Bayside Boatshop  

By Ross Lillistone - Esk, Queensland - Australia



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Mike Rowe had started his day’s sailing long before the sea-breeze set in, but he needed an early start to get through the long channel while there was still a favourable tide flowing. He always found that his sailing adventures were more satisfying if he could complete a round trip without ever using an auxiliary motor – even for entering and leaving port. This meant that his schedule was controlled by the tide and wind – not the clock. He also liked the feeling of moral superiority when the day’s run was over and he hadn’t used an engine.

Leaving the boat ramp area had required an interesting beat hard on the wind. Mike was grateful that the lapstrake (clinker) sailing dinghy had plenty of sail area, because the wind was light and flukey. Every square inch of sail was needed for the boat to keep moving efficiently as he tacked and tacked his way around protruding rocks, mud-banks and seagrass-covered sandbars. The game of climbing up against the wind to get around obstacles was one that Mike enjoyed tremendously, and was just one of the reasons that he found small-boat sailing so enjoyable.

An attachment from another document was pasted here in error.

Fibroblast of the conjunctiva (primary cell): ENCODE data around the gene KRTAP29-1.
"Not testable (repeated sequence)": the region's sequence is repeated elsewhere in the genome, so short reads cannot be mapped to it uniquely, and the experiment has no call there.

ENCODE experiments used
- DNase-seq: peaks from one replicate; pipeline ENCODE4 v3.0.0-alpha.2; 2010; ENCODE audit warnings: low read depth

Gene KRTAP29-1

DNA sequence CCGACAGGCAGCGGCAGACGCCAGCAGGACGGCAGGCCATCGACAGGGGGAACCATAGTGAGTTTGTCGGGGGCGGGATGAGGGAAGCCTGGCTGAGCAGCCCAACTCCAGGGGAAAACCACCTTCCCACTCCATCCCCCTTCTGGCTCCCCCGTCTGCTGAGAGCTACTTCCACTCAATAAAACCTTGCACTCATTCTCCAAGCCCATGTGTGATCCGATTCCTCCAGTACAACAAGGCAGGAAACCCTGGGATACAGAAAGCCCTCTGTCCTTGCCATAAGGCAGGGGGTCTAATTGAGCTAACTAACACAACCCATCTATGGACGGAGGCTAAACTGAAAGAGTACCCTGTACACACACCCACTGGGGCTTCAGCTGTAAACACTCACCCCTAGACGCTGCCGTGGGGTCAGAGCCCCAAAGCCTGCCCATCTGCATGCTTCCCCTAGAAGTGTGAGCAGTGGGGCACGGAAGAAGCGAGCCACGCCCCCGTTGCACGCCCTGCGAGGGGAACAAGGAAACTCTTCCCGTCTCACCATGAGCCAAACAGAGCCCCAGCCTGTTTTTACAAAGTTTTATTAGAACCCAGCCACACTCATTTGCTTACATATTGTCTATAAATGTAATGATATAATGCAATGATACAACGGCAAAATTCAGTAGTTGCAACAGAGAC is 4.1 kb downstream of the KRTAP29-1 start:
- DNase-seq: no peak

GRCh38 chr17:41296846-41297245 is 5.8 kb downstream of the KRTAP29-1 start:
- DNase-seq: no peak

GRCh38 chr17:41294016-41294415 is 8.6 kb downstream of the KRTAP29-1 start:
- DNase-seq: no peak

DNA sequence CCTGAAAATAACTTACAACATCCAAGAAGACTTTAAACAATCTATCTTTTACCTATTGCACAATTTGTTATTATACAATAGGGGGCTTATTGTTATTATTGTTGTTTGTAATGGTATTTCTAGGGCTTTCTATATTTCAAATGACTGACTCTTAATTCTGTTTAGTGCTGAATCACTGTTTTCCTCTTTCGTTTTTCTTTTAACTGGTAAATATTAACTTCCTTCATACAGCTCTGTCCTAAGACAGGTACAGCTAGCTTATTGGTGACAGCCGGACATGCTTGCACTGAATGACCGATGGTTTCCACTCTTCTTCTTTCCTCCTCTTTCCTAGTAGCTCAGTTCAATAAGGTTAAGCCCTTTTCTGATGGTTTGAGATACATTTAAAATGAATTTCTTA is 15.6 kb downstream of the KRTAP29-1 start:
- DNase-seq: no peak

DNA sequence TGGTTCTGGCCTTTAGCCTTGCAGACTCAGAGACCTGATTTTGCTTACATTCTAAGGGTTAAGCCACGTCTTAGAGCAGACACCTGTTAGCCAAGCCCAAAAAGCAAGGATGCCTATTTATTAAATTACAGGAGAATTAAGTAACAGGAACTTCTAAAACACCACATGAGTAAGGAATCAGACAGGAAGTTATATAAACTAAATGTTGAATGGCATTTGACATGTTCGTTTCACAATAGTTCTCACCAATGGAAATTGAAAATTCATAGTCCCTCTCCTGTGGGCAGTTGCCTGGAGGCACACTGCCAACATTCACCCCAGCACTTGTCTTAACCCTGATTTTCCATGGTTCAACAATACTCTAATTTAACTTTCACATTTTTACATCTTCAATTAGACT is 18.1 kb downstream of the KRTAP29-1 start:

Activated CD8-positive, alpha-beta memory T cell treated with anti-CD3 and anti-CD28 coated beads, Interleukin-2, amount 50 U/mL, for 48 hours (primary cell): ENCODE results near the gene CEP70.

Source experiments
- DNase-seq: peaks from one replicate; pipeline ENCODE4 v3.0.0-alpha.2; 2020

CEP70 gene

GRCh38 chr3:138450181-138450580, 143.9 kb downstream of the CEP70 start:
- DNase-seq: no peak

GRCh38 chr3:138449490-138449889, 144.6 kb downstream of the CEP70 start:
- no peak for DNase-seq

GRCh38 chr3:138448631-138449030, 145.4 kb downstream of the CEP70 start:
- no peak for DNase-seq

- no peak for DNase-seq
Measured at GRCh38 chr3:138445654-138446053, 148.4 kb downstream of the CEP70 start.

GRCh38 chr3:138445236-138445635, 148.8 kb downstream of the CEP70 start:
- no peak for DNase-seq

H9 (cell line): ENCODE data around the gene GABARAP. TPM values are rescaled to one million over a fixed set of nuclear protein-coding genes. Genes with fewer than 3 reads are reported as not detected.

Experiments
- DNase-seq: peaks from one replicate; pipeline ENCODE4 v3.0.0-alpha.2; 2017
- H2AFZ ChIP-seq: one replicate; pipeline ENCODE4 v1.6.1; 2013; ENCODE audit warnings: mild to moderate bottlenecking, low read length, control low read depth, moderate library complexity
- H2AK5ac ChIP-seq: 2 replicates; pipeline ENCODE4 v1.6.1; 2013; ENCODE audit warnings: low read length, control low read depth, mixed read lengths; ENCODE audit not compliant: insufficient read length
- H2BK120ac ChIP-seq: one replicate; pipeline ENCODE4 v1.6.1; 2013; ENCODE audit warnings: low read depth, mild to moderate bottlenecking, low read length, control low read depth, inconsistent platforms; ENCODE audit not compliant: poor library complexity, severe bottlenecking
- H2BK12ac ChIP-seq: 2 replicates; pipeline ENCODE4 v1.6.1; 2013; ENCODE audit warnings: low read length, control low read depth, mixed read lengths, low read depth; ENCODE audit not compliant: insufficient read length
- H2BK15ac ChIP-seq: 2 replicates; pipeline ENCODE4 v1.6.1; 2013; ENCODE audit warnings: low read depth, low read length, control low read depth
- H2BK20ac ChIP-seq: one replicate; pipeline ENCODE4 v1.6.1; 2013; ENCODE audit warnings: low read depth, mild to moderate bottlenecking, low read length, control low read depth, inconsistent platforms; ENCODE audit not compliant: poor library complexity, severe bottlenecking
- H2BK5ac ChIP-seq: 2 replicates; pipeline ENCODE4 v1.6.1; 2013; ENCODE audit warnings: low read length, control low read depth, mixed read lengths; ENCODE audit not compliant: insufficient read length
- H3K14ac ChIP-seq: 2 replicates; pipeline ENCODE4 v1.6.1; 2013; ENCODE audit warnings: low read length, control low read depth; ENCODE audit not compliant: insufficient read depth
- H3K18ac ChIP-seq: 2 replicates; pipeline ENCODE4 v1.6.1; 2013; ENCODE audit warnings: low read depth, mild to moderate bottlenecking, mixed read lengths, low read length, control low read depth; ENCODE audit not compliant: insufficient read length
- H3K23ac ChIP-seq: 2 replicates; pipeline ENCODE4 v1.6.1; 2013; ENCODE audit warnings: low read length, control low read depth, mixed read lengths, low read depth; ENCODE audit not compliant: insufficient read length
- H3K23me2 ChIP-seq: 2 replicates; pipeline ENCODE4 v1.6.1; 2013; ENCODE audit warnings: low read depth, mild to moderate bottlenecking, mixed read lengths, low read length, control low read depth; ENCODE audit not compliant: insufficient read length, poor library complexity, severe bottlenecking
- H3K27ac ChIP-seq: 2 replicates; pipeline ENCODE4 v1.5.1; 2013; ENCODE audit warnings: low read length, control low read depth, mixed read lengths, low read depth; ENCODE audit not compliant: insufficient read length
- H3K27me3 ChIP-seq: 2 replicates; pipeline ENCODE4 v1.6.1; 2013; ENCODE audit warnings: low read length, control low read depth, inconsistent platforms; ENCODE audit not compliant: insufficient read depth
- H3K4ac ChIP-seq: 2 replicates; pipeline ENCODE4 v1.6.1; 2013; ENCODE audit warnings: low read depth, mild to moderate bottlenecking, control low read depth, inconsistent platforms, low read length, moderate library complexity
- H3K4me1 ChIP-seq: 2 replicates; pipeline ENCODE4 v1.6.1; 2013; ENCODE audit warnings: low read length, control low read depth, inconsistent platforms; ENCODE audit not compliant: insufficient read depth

In the days when working boats relied on sails and oars for propulsion, sail-plans were much larger than are normally seen today. The working sailor expected to have to tie in reefs as the wind piped up. Today’s sailor seems more likely to have a smaller sail-plan, making use of auxiliary engines in light conditions. While this approach is certainly practical, it means that the skill of reefing is seldom learned.

Playing the wind-shifts, and maximizing every opportunity to gain distance into the wind was great fun to Mike on that morning, but if the boat hadn’t carried lots of sail, it might well have been a frustrating experience. The joy of ‘spirited’ sailing is more about relative performance than about absolute speed. Mike was quite happy to reef later on when the wind increased, but right now he thanked the designer for putting large sails on his boat.